Aboriginals: Art of the First Person and its websites devoted to African, Australian, Arctic and Native American art; Native American Indian Jewelry; Native American Pueblo Pottery and fetish carvings from Zuni, Cochiti, San Felipe and other Native American sources is a member of ATADA.

Saturday, June 04, 2011

Controversy continues to boil in artifacts case.

The Indian Trader issue of this month reports a story about Indian trader Bill Malone, who was abused and deprived of property under false pretenses by the National Park Service. According to a book about Malone by Paul D. Berkowitz, "The Case of the Indian Trader", After his investigation into the case, Berkowitz was able to get the case against Malone dropped and the government was forced to return his property - after several years and significant damage to Malone's reputation.

Such over zealousness now shows up in cases the Federal Government brings against dealers and collectors of Native American artifacts. This subject is covered in ongoing commentary by the Antique Tribal Art Dealers Association. Despite the law exempting material that was collected before 1979 and material collected from private land, the Feds routinely raid and seize privately held and museum collections, based on flimsy allegations.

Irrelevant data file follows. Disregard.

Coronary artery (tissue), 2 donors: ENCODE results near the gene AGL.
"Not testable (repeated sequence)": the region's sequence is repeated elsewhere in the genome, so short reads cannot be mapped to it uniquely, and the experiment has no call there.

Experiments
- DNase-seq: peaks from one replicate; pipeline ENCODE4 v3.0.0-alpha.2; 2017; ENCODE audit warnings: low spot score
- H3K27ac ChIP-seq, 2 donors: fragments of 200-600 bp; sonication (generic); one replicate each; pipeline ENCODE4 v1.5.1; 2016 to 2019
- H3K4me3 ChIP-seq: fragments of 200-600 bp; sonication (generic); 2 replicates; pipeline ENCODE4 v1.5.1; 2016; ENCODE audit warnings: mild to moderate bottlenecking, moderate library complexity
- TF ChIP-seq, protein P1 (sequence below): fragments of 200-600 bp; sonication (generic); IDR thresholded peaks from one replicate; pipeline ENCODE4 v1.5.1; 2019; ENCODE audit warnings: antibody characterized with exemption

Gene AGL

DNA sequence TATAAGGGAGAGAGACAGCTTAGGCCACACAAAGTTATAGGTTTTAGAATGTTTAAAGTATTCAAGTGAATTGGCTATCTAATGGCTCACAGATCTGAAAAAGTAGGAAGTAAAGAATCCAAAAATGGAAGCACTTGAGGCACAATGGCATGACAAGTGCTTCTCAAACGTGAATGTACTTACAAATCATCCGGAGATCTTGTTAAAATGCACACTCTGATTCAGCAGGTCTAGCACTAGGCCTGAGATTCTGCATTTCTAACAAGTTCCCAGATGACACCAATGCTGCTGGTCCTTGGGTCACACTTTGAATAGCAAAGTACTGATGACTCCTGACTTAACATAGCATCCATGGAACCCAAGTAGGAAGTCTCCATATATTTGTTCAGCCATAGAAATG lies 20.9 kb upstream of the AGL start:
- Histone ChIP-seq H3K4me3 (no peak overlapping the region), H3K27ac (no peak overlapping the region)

The recent case in Utah was based on the testimony of a disgruntled trader, who allegedly was paid by the government to entrap fellow traders. Based on that "evidence", collectors premises were raided with entire collections confiscated for supposed lack of provenance. The case is till working its way through appeals and trials, without incidentally any further testimony from the government informant, who committed suicide.

What contributes to this attitude about lawful trading in Native artifacts, including those contributed to museums and made available for research and viewing by the public? There may be an answer in a recent talk given to collectors in Santa Fe, when a federal agent said he wished the legal trade would dry up. Theoretically, it would make his job easier, which is an interesting standard on which to base policy decisions that affect lawful activities.

We have seen, however, what happens when lawful activities are prohibited. In the case of alcoholic beverages, a perceived problem was not solved, but was worsened by the fostering of crime gangs that still operate in other areas.

Good intentions don't matter when bad ends result.

Thursday, June 02, 2011

ATADA Alerts of Native American Art Theft

Recently, the Antique Tribal Art Dealers Association, of which Aboriginals: Art of the First Person is a member, published an alert about two Navajo weavings stolen from a Santa Fe, NM gallery.

Alerts like this are intended to call attention to items that may subsequently show up in the resale or collector market. This time, as in the past, it worked. With one of the weavings being recovered already.

Please look at the linked-to page to see a photo of the weaving that still is at large. If you run across it, please report your information to ATADA or the gallery. It is against the law to possess stolen merchandise.